City Bosses in the United States: A Study of Twenty Municipal Bosses

By Harold B. Zink | Go to book overview

CHAPTER VI
"COMMISSIONER" CHARLES F. MURPHY

Much water has passed under the political bridges since William M. Tweed ruled the destinies of New York City as master of Tammany Hall. Under "Honest John" Kelly Tammany made a distinct advance, and while some may question whether it progressed far with Richard Croker at the helm, nevertheless, he possessed qualities that mark him as a step in the evolution of the boss. Charles F. Murphy, taking up the leadership when Croker resigned, represents still another important stage.

Charles Francis Murphy, born on the East Side of New York City on June 20, 1858, definitely belonged to the Irish in racial stock, for both his parents claimed Ireland as native land. Charlie grew up in a neighborhood as Celtic perhaps as any part of Ireland. His father belonged to a family of Irish tenant farmers, passed through life rather casually, undaunted by his large family, and after enjoying life for eighty-eight years, died in 1902.1 Charlie's mother, who had been a Mary Pendergrass before her marriage, shouldered most of the burdens which necessarily accompany a family of eight children.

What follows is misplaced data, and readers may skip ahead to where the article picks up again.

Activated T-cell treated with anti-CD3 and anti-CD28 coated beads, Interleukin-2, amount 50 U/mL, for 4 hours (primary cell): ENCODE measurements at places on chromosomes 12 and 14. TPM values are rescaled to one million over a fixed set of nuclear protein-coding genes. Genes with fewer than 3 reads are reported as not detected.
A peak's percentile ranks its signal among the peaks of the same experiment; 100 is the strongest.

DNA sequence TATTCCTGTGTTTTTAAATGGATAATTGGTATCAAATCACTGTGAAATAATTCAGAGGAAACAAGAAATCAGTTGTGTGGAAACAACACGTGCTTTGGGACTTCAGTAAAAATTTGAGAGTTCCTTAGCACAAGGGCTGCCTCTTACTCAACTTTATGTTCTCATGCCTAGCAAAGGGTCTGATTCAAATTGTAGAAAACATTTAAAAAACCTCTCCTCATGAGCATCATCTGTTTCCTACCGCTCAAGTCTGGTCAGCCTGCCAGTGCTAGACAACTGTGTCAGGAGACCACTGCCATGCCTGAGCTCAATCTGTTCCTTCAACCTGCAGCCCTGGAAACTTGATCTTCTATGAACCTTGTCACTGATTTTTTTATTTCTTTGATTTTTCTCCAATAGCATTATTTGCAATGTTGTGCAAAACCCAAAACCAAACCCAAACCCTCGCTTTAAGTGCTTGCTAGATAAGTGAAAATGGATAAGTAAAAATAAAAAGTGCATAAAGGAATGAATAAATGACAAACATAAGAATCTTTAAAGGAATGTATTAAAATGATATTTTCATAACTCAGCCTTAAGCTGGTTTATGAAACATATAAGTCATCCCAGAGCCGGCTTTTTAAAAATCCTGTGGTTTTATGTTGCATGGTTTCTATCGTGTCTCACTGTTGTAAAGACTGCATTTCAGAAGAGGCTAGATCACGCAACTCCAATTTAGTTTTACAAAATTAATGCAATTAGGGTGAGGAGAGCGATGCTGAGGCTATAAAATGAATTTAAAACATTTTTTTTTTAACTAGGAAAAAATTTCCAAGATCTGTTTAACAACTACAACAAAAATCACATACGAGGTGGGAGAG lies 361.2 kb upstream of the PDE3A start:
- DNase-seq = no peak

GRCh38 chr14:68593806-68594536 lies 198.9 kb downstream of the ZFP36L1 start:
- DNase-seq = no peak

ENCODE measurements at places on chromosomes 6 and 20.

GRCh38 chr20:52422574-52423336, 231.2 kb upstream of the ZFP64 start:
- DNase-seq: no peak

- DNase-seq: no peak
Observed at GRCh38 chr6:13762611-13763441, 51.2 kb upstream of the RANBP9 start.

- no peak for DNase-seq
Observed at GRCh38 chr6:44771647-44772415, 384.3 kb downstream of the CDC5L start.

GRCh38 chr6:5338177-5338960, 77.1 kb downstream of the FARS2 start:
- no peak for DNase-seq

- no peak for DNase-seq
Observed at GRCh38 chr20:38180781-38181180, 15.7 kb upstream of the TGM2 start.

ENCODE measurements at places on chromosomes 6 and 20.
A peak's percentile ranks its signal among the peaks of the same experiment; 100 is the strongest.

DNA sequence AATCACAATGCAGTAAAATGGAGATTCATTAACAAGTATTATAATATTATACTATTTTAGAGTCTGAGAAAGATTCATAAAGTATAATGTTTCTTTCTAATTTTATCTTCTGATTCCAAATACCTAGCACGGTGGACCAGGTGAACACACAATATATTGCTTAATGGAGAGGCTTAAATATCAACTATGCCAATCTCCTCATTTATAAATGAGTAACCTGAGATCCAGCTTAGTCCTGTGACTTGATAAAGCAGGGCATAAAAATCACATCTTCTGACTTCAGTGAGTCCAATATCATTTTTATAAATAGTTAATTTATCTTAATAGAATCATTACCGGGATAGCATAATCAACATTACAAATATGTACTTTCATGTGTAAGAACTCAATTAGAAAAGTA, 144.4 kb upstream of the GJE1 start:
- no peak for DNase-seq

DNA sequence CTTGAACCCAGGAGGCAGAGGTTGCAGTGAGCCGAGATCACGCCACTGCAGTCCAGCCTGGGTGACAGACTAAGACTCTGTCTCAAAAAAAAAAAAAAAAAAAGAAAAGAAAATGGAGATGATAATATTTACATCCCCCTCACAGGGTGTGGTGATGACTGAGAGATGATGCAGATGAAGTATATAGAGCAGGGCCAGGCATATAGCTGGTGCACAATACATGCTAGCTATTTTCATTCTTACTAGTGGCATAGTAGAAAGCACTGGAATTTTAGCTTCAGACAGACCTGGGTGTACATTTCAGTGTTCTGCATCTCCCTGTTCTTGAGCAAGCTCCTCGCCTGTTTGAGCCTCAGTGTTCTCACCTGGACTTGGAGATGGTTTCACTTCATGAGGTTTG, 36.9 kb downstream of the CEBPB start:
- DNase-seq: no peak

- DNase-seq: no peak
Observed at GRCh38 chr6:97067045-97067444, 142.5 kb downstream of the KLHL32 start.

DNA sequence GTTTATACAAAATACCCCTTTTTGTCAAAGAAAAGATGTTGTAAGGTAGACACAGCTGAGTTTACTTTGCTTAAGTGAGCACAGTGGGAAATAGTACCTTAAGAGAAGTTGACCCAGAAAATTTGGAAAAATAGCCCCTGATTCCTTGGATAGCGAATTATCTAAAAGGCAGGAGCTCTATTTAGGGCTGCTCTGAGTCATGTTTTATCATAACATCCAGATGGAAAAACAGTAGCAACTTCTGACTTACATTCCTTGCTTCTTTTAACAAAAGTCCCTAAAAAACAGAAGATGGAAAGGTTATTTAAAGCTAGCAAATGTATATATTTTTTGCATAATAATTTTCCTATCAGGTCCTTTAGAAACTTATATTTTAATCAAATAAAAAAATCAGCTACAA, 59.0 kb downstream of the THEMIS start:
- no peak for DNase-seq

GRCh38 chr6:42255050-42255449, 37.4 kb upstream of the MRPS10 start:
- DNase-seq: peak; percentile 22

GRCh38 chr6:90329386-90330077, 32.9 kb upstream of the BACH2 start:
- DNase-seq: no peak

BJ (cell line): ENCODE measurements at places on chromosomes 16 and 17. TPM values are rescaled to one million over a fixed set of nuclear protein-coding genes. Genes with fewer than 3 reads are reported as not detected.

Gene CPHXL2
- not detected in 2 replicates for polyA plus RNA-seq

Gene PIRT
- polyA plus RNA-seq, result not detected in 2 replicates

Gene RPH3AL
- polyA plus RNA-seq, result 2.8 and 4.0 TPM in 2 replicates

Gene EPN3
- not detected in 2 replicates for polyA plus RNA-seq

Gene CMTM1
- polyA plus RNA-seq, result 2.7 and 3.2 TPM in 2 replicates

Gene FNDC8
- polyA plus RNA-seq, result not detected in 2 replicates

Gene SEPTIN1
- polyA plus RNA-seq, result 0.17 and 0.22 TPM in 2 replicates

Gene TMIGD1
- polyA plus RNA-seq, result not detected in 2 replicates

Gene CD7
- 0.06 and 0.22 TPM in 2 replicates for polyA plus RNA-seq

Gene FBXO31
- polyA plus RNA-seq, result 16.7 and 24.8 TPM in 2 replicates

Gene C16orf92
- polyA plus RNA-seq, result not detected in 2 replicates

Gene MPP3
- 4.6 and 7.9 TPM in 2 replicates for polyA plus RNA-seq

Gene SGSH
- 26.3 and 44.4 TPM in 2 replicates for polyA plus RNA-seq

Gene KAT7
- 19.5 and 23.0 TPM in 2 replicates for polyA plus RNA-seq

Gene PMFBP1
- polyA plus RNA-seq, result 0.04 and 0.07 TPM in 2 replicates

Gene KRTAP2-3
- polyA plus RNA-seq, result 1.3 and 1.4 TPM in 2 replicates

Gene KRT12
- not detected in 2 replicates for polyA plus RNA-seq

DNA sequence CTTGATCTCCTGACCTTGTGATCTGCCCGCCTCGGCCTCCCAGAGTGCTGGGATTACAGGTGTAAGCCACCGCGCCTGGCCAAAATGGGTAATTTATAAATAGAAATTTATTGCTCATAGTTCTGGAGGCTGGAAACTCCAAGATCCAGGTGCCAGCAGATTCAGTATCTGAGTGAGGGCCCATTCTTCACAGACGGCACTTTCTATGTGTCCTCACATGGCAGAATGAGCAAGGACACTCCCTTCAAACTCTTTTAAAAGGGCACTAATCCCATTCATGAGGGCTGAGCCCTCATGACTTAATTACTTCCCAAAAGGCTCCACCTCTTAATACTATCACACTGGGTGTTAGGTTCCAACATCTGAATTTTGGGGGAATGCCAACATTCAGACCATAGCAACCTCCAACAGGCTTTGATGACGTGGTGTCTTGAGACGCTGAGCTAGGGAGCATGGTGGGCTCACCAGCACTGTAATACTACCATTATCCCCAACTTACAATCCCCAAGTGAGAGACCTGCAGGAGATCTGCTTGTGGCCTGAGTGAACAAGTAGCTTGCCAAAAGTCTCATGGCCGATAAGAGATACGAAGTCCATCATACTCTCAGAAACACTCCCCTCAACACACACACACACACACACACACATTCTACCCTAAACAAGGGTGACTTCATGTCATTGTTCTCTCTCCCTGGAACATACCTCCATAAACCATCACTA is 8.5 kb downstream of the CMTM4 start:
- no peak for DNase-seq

After a very few years in public and parochial school, during which he did not emerge from the elementary grades, Charlie went to work in a wire factory. Still a youth, he left the wire works for a more lucrative job as caulker in Roache's shipyard on the East River. The heavy work of wire plant and shipyard developed considerable muscular strength which enabled him in early teens to gather around

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1
The senior Murphy is seldom referred to in print. But see Gustavus Myers , The History of Tammany Hall ( New York, 1917), p. 299; The National Cyclopaedia of American Biography, XIII, 574, and Who's Who in America, 1922-1923 ( Chicago, 1922), p. 2279.

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